At 10 a.m. Thursday, the Fort Lauderdale International Boat Show was ready to open, but as luck would have it the fire marshal hadn’t arrived yet to check the exit signs in the entrance tent.
A crowd of 500 or 600 show-goers massed around the gates, and a line snaked back around the Bahia Mar Hotel. They waited patiently on a warm, sunny Florida morning for the gates to open on a show that many thought would never happen.
At 10:45 those gates did open, and against all odds the show was on — just a week behind schedule and a mere 10 days after Hurricane Wilma ripped up the show site.
Fort Lauderdale Mayor Jim Naugle paid show organizer Kaye Pearson the ultimate compliment, suggesting at a press breakfast that Pearson might make a good FEMA director.
“If the president of the United States ever needs to create a city in the middle of the desert for 50,000 people, he should call on Kaye Pearson,” Naugle said. “He’s been amazing.”
“There have been a lot of questions about this show,” Pearson said. The main question: To put it on or not to put it on.
“Irwin Jacobs called and said, ‘It looks like a war zone down there,’ ” Pearson said. “Clearly, it did look like a war zone. No question.”
Five of his exhibit tents had been shredded. Aluminum tent frames lay all over. Docks were flipped. Generators were in the water.
But by this morning, Pearson said, “If you got up in a helicopter and looked at the show, you wouldn’t know that anything had happened.”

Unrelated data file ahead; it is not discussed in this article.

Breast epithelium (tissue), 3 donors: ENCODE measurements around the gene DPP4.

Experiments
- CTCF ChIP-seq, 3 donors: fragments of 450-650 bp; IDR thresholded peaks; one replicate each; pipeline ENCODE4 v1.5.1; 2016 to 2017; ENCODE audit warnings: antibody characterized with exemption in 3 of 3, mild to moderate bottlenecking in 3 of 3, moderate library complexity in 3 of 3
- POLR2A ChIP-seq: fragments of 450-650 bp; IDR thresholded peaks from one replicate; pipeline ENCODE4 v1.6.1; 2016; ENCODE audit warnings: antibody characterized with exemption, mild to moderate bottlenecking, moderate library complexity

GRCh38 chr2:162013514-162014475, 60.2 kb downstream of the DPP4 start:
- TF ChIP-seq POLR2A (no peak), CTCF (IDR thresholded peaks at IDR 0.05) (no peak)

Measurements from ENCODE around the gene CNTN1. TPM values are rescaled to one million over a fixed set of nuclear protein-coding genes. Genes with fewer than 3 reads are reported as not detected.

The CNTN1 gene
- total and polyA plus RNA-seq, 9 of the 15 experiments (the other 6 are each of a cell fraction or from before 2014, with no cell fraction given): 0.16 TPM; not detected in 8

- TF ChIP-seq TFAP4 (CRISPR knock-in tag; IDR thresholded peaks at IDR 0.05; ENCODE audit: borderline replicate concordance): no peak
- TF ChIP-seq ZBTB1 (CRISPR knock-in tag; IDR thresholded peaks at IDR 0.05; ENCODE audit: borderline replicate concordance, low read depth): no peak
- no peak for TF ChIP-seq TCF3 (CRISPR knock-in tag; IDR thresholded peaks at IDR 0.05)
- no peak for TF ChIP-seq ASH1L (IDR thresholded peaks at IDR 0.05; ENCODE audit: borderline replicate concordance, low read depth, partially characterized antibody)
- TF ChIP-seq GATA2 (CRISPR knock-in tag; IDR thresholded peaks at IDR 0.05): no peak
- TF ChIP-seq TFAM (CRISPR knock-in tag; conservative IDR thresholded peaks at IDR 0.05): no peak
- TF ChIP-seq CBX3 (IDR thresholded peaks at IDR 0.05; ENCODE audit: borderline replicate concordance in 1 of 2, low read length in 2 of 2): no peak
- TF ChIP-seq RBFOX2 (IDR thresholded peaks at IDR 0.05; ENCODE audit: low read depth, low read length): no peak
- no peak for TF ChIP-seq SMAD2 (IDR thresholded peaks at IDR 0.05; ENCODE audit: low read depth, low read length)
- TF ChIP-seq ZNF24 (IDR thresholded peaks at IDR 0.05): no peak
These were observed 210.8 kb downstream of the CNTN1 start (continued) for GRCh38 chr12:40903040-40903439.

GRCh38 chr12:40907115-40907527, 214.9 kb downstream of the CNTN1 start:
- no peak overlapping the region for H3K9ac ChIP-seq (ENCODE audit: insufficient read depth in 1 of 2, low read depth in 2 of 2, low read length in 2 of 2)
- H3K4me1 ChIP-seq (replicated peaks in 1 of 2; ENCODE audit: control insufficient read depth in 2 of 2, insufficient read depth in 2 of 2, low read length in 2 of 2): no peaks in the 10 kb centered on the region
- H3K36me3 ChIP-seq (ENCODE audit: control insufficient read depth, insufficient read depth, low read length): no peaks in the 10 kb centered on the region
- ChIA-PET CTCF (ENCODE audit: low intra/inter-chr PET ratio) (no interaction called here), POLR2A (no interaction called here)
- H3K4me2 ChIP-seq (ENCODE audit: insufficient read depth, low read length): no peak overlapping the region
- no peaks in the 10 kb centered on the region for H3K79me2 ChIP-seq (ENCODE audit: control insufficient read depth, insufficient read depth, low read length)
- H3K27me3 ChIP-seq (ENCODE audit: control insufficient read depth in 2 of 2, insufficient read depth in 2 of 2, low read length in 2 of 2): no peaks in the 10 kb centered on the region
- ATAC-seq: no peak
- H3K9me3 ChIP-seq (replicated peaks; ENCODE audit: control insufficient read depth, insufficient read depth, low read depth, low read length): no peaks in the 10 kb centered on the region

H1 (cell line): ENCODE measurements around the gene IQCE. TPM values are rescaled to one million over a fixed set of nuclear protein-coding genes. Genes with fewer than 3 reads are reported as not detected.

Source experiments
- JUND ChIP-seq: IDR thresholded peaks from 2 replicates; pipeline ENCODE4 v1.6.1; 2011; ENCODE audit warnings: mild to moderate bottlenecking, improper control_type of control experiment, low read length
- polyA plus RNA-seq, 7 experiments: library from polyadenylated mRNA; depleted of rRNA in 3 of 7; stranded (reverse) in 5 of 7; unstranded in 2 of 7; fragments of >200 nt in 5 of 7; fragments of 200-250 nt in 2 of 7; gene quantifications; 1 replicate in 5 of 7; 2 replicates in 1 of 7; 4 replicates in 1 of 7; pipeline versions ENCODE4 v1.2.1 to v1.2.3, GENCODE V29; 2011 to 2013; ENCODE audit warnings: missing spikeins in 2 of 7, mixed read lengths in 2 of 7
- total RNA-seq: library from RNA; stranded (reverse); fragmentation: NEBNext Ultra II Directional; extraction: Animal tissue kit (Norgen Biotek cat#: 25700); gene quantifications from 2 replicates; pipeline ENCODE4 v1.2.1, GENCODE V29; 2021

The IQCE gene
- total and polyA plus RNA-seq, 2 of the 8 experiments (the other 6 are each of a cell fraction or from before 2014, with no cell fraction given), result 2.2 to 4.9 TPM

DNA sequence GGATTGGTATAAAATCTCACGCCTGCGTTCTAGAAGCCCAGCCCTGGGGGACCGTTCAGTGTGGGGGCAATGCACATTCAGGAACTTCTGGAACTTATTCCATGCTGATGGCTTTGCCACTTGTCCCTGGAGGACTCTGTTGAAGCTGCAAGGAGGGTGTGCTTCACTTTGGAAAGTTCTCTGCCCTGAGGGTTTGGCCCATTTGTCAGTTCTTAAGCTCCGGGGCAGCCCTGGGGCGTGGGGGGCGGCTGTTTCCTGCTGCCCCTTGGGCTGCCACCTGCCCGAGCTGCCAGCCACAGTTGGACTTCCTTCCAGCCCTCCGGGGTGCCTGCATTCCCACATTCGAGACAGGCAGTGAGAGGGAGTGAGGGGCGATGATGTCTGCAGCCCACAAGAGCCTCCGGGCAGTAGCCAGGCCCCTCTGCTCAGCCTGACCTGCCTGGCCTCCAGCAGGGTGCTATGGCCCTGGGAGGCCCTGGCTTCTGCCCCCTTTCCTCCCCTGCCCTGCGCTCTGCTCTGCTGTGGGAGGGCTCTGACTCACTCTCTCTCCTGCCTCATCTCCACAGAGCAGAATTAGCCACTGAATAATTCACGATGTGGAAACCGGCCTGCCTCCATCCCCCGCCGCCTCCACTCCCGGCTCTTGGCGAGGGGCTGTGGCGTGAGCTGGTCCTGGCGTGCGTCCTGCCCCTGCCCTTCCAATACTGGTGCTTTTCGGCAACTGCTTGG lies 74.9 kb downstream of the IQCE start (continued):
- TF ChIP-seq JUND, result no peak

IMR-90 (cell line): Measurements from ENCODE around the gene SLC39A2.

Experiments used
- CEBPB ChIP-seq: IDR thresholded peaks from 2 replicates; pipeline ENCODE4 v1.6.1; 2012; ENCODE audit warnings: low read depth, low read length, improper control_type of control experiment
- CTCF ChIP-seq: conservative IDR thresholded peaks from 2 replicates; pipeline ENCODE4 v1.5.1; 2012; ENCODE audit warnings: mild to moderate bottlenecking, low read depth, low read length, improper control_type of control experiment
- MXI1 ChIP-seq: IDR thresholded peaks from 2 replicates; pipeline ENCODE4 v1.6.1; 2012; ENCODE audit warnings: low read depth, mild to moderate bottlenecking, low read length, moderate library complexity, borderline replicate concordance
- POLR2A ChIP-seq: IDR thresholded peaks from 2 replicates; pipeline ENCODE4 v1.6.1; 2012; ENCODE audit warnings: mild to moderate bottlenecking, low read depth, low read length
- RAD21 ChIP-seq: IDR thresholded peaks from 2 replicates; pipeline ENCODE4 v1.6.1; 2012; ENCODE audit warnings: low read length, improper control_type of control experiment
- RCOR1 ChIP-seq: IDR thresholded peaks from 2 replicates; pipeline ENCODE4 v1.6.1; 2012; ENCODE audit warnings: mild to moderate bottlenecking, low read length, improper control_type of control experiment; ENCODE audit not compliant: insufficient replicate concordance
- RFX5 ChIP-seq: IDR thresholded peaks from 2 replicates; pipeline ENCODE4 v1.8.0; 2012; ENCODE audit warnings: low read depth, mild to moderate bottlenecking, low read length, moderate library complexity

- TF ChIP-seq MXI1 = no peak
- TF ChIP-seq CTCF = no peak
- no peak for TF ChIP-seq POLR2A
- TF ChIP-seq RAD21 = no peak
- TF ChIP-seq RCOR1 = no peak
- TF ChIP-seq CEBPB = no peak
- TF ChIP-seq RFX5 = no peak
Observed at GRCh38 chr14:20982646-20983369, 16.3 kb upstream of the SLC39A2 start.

All but 61 of 1,400 exhibitors showed up. Pearson lost just 110 of the 1,000 boats scheduled to go in the water. All 600 boats that had reserved space at the convention center are there.
Outside, things were just as busy.
“If you look out at the front row — the superyacht sector — it’s as full as it’s ever been,” Pearson said.
As they began filing into the entrance tent at 10:45, some of the show-goers seemed as impressed as the mayor with Pearson’s accomplishment.
“There was a helicopter shot of that tent on TV after the hurricane,” said show-goer Jerry Janaro of Fort Lauderdale, pointing to the entrance tent. “It was in pieces. It looked like a jigsaw puzzle. I’m astounded. We’re standing in line now, but I give them all the credit in the world.”
Janaro and his wife, Susan, said they are seriously looking for a new boat.
Friend Guy Numann of Vero Beach pulled a paper out his pocket with a list of 20 or 30 items he wanted to buy or talk with vendors about. “Serious people come to this show the first day,” he said.
Mayor Naugle said that, as the show opened, 70 percent of hotels in Broward County are open, and there are plenty of vacant rooms. Power crews had restored full power to the show site the day before, a godsend for exhibitors and guests alike. The show could have operated on generators only, but with full power the air conditioners are running and tents are cool.
Seventy-two booths originally scheduled for the Convention Center’s third-floor Florida ballroom have been relocated because of roof damage; otherwise the convention center is fully operating, Pearson said.
“Wilma is history,” said Pearson.
— Jim Flannery